|Phosphorus is a mineral that helps build strong bones and teeth, and helps release energy from food.
||Phosphorus is found in many foods. Good sources include: red meat, dairy foods, fish, poultry, bread, brown rice, oats
||Adults need 550mg of phosphorus a day.
|Potassium Purpose||Good Food Sources||Recommended Intake|
|Potassium is a mineral that helps control the balance of fluids in the body, and also helps the heart muscle to work properly.
||fruit such as bananas, some vegetables such as broccoli, parsnips and brussel sprouts, pulses, nuts and seeds, fish, shellfish, beef, chicken, turkey
||Adults aged 19-64 years need 3,500 potassium daily as part of their daily diet.
|Selenium Purpose||Good Food Sources||Recommended Intake|
|Selenium helps the immune system work properly, as well as in reproduction. It also helps prevent damage to cells and tissues.
||Good sources of selenium include: brazil nuts, fish, meat, eggs
||The amount of selenium you need is: 0.075mg a day for men (19-64 years) and 0.06mg a day for women (19-64 years) If you eat meat, fish or nuts, you should be able to get all the selenium you need from your daily diet.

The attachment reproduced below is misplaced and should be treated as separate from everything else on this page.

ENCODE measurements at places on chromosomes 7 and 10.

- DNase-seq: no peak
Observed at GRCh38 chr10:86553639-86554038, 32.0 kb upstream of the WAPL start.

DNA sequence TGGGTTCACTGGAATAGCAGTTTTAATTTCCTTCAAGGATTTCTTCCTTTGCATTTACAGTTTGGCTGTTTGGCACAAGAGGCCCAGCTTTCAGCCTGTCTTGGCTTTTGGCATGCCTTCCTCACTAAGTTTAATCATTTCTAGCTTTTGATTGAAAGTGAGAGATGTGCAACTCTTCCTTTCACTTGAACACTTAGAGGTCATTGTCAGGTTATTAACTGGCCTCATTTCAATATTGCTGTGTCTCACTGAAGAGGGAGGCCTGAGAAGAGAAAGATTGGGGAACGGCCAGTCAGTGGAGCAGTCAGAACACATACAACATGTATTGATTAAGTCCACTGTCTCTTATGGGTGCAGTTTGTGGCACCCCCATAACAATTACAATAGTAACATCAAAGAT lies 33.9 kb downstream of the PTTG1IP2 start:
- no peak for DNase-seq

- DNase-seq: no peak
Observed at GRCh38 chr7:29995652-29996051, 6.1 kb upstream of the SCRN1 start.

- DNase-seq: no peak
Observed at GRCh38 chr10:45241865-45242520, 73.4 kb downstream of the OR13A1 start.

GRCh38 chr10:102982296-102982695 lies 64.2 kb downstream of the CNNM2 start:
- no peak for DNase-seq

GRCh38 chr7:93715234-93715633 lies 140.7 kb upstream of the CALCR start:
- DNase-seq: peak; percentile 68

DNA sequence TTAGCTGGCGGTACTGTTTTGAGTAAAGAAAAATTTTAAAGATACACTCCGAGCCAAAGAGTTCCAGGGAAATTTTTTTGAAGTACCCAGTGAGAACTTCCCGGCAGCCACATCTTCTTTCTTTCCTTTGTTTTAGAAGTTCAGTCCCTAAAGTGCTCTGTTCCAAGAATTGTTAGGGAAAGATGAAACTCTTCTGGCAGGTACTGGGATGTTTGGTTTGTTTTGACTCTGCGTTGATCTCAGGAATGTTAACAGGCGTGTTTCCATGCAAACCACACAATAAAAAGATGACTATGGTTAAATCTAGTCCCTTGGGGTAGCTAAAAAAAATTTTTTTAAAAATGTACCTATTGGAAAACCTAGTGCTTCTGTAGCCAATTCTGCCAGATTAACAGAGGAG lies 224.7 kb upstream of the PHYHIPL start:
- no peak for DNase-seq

Sodium Chloride (Salt)
|Sodium Chloride Purpose||Good Food Sources||Recommended Intake|
|Sodium chloride is commonly known as salt. Sodium and chloride are minerals needed by the body in small amounts to help keep the level of fluids in the body balanced. Chloride also helps the body digest food.
||Salt is found naturally at low levels in all foods, but some salt is added to many processed foods, such as: ready meals, meat products – such as bacon, some breakfast cereals, cheese, some tinned vegetables, some bread, savoury snacks
||You should have no more than 6g of salt (2.4g of sodium) a day.
|Zinc Purpose||Good Food Sources||Recommended Intake|
|Zinc helps with: making new cells and enzymes, processing carbohydrate, fat and protein in food wound healing
||Good sources of zinc include: meat, shellfish, dairy foods – such as cheese, bread, cereal products – such as wheatgerm
||9.5mg a day for men (aged 19-64 years) and 7mg a day for women